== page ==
Forget the Winter Meetings, things are heating up now ...
- Late last night, the Rays agreed to send righties James Shields and Wade Davis (plus a player to be named or cash) to the Royals for superprospect outfielder Wil Myers, very good pitching prospect Jake Odorizzi, formerly big-time pitching prospect Mike Montgomery and quality young third base prospect Patrick Leonard. For the Rays, the move was pre-ordained, as Shields was getting expensive and had just two years of control left. For the Royals, the move is all about "going for it" in the next two years. They've got a solid offensive core, but were desperately in need of pitching (and it showed). Snap judgment says the Rays got the best of this one - despite Andrew Friedman's comments about how difficult it was to pull the trigger on this one - but at least Royals are trying. (If you're looking for thoughts on how the deal could tangentially impact the Cubs, I've got some here.)
- In more big news from the last 24/36 hours, the Dodgers continue on their quest to SIGN ALL THE PLAYERS, inking top free agent Zack Greinke to a six-year, $147 million deal (with an opt-out after three years, and another clause that says, if he's traded during the deal, he can opt out the following offseason), and Korean lefty Hyun-Jin Ryu to a six-year, $36 million (plus $6 million in incentives) contract. Add in the $25.7 million the Dodgers paid in posting price for Ryu, and it was a $200 million weekend for the Dodgers, which is like the rest of us going to a movie at the really nice theater AND getting popcorn.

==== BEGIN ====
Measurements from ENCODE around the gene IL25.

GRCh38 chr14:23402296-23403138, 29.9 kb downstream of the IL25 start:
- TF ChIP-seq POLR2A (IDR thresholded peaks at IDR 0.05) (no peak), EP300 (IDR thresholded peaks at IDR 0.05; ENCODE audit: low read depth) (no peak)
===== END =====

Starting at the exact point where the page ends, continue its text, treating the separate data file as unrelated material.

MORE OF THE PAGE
- To that end, you're going to hear a whole lot in the coming weeks (and years, really) about how having a huge payroll doesn't guarantee a team anything, and that's quite right. But it sure does help you get to the table: in the last 18 seasons, the big money Yankees have missed the playoffs exactly once. Don't let folks tell you the huge payroll thing is meaningless. It isn't a guarantee, but it sure as heck does matter.
- In a much smaller weekend deal, the Phillies brought in Michael Young to play third base, despite his -1.4 WAR last year. He'll cost them $6 million in salary, as well as reliever Josh Lindblom and quality relief prospect Lisalverto Bonilla.
- MLB's revenues have been climbing steadily since 1995, and reached $7.5 billion last year after a couple years at $7 billion (flat, likely due to the recession - but even staying flat through that period is positive). In just a couple years, with the infusion of serious television dollars, that figure could blow past $9 billion.
- 18-year-old Japanese pitching phenom Shohei Otani, who set off a firestorm of excitement a couple months ago when he indicated a desire to come straight to MLB, rather than first play in Japan ... is going to play in Japan.
- Rob Neyer writes up his Winter Meetings experience - a look behind the curtain from the writers' perspective, if you will.
Brett Taylor is the Lead Writer at Bleacher Nation, and a Contributor here at Bleed Cubbie Blue.